Danielle Himelfarb began her Master’s studies in the Department in the fall of 2016. She describes experiences and her hopes in the interview below.
Tell us what it was that attracted you to the OS&OT program at U of T.
I was attracted to the OT profession because it combines physical healthcare with creativity and allows you to work closely with the people you are helping.
I feel very fortunate to be studying OT at U of T because of the incredible placement opportunities available and because of U of T’s dedication to advancing the profession through OT research.
Do you have any specific areas of interest in OT?
In my undergrad, I studied psychology and neuroscience and I was always very interested in strokes, head injuries and other neurological issues. I am interested in working with patients following such injuries.
What have been some of the best aspects of being involved in student life in this program?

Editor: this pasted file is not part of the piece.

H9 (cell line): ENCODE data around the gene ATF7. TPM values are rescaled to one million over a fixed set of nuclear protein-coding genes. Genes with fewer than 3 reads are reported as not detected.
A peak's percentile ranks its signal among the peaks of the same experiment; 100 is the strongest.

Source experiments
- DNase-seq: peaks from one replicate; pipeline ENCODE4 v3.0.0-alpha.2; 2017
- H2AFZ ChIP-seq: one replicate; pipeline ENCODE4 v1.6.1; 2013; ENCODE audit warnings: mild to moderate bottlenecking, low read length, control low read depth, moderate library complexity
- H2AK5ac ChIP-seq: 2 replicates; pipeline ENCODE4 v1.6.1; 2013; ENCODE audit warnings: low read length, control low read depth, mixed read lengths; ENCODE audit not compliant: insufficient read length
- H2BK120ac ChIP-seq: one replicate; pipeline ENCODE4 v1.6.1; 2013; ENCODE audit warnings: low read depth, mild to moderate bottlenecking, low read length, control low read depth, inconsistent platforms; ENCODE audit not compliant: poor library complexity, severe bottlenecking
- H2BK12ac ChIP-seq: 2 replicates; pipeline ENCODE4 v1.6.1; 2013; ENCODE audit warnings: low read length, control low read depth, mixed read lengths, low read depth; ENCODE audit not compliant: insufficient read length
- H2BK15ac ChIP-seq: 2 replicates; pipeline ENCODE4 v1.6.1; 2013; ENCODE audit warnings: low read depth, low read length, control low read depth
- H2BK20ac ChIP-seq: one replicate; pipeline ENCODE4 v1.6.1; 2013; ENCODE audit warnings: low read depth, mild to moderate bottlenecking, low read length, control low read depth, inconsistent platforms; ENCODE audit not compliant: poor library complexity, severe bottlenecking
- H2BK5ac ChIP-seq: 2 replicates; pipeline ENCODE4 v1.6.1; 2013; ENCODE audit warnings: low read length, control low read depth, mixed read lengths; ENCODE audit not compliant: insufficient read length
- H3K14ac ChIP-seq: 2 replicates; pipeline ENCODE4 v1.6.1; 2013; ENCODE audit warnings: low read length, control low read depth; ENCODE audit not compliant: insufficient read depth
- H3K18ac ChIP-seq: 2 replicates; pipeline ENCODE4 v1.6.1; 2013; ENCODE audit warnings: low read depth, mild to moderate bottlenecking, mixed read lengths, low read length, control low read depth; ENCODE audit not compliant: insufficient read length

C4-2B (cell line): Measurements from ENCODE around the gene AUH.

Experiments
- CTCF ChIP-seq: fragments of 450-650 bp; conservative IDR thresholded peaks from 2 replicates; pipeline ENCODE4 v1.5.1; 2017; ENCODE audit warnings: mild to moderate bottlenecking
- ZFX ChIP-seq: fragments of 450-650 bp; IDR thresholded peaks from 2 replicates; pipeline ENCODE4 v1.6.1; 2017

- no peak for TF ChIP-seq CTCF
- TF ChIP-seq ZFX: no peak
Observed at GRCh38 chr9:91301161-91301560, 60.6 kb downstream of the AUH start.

This program seems to attract like-minded people. I am fortunate to be in a class with social, fun and outgoing individuals. The program is structured so that each OT year is one big unit. This means we tackle assignments together, compare notes, and support one another. While many other programs have a competitive atmosphere, this program fosters a strong sense of community and that is definitely the best aspect of student life here.
What do you hope to do after graduating?
For now, I would love to work in an in-patient rehabilitation setting that treats neurological issues. However, OT is a very broad profession and I am always keeping an open mind as I learn about new and exciting possibilities for OT graduates.